Rakel: So I interviewed this 90 year old man right before Christmas, now last Christmas. Because he was raised in what I guess we call a mud hut in English, which is basically this type of house that people in Iceland used to live in because they couldn't build houses out of anything else. So they would just build houses out of mud and rocks. People were sleeping in the same beds to keep warm, and sometimes even there were farm animals in that room just for warmth. And this sort of reality seemed so distant for me now. But here is this person alive, and these are his memories and the real and his first Christmases that he remembers, he only got one present and it was a candle. And they were super happy with their candle.  

Iman: But then people lost sight of things, Rakel says. Let's fast forward just a couple of generations to the 2000s. Iceland is on fire, so to speak. Its economy is modern and booming. Icelanders finally feel like they're on the map. Rakel says it was a blessing and a curse.  

Rakel: Everyone was really excited about us being important. It sort of made everyone excited to hear news about Icelandic businessmen buying this and that hotel in Copenhagen. Or, you know, us sort of becoming something. We were actually noticed in some way, I guess. And we've always been very happy about making some sort of international appearance because I guess it's just being a small island with few inhabitants.  

Iman: Problem was the financier of those boom years, Iceland's overleveraged banks.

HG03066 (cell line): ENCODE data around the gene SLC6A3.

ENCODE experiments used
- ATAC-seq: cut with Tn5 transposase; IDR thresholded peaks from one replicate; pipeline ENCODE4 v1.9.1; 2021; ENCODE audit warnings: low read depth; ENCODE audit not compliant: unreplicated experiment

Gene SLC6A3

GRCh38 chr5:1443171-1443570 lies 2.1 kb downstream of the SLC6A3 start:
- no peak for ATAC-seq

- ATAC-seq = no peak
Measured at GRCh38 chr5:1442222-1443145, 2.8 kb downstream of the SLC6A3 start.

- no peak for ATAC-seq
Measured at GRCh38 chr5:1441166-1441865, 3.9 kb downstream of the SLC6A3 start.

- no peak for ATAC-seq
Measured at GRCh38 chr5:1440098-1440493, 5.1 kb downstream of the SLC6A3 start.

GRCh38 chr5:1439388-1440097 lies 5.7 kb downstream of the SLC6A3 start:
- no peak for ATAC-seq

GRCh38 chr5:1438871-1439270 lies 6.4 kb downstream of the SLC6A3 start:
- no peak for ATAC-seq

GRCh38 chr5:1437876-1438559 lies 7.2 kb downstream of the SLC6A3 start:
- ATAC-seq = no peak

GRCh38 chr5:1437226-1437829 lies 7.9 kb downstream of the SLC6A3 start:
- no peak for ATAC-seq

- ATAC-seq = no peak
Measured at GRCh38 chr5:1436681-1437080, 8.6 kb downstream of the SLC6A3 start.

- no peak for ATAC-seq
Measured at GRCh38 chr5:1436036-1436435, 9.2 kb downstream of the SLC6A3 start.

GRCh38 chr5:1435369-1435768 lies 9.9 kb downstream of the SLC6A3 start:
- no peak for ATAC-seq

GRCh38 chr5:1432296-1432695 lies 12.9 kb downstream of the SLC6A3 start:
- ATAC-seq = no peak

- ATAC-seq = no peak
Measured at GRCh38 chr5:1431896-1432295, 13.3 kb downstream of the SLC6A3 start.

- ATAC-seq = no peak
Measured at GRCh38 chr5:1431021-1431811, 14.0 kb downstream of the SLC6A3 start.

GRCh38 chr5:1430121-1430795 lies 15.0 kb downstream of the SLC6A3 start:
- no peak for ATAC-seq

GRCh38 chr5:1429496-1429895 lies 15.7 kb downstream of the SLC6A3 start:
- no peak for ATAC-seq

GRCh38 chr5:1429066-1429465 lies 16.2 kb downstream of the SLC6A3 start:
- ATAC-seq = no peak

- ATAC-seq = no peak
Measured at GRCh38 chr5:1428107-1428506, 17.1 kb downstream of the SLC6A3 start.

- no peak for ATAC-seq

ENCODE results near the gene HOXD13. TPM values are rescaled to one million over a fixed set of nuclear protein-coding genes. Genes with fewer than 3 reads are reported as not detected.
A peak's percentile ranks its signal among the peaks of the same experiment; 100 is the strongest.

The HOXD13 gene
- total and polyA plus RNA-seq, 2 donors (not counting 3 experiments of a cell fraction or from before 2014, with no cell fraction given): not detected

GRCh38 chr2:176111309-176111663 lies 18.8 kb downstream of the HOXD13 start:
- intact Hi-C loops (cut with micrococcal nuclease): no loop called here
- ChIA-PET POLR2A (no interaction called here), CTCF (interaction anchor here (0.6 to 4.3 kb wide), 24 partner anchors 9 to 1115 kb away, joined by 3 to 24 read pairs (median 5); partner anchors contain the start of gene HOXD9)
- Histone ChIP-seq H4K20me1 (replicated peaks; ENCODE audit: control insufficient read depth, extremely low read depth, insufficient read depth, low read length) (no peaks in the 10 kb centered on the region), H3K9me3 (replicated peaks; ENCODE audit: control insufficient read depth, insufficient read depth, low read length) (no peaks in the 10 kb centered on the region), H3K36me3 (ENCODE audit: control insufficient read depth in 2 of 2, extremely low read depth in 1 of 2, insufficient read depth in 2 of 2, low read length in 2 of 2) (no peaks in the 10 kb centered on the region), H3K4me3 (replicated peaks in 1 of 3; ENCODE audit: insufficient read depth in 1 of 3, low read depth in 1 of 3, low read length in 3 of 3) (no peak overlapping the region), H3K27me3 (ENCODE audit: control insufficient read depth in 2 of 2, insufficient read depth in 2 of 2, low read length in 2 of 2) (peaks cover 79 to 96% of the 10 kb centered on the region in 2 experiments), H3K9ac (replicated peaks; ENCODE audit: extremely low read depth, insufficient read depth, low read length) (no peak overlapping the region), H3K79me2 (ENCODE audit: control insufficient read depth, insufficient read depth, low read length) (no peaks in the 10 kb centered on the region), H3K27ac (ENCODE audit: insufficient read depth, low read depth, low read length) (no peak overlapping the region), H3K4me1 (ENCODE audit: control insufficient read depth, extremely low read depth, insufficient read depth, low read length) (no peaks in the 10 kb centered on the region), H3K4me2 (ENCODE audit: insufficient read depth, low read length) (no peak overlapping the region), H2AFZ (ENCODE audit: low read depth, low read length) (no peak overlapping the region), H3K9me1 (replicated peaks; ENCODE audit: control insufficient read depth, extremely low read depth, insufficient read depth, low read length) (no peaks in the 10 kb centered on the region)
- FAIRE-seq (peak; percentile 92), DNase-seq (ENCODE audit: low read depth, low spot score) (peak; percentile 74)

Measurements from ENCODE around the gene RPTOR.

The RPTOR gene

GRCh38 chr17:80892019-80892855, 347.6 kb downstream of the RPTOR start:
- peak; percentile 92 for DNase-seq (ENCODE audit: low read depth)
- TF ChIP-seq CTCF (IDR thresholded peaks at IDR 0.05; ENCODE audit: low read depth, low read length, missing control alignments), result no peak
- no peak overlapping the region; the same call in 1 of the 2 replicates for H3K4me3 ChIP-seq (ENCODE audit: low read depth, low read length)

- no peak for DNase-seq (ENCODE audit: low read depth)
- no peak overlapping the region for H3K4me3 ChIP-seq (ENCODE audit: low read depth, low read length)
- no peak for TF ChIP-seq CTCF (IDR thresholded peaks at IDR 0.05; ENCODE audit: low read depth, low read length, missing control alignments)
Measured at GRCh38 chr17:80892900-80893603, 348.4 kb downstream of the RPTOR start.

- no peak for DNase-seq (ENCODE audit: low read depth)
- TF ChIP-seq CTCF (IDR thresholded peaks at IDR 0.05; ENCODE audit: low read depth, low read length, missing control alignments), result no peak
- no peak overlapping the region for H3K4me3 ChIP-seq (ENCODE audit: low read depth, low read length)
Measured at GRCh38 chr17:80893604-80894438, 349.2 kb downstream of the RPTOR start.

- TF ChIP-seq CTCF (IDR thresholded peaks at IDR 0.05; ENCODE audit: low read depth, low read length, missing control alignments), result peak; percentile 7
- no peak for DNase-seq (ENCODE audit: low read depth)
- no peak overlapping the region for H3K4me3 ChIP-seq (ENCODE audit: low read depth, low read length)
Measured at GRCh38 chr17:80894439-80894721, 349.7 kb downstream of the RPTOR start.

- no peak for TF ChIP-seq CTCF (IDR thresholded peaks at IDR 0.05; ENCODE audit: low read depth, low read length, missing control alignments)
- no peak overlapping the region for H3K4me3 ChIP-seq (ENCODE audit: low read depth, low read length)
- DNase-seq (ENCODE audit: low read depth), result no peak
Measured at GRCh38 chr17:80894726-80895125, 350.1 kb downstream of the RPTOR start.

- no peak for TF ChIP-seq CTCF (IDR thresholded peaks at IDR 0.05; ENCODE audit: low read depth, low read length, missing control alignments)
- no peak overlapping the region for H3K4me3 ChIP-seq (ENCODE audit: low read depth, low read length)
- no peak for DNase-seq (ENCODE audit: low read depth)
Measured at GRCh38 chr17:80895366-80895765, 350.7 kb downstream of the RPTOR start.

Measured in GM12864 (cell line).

(Montage of news recordings)  

Clip 6: “Data released this morning confirmed the difficulties facing the housing market.” 

Clip 7: “I would say by any common sense definition, we are in a recession.”  

Clip 8: “The most serious financial crisis since the Great Depression.” 

Iman: When the financial crisis of 2008 hit, Iceland's Big Three banks were holding seven to 10 times more debt than the country's entire GDP. The economy crashed, Rakel says. No one saw it coming, or wanted to.  

Rakel: People were so eager to get out of this sort of poverty and the opportunities and all the jobs people earning a lot of more money. It just seems like people sort of jumped from having nothing to having everything and not controlling what to do with it. You know, people get used to the new good things way too quickly, and they sort of forget where we came from  

Iman: In the credit crunch, thousands of Icelanders lost their savings. They had to hand over their nice cars, sometimes even their homes. But unlike the rest of the world, Iceland held its banks accountable, even sending some execs to jail, and Rakel says they learned a lesson you can apply today to the climate crisis. Don't spend what you don't have.  

Rakel: So, I mean, we've sort of moved even further, trying to find other things that we can do better. And, definitely nobody is stopping being just happy with the fact that we have green energy. We are thinking about our consumption as well. And I think that that is something that everyone, not just here, but everywhere, needs to think about more.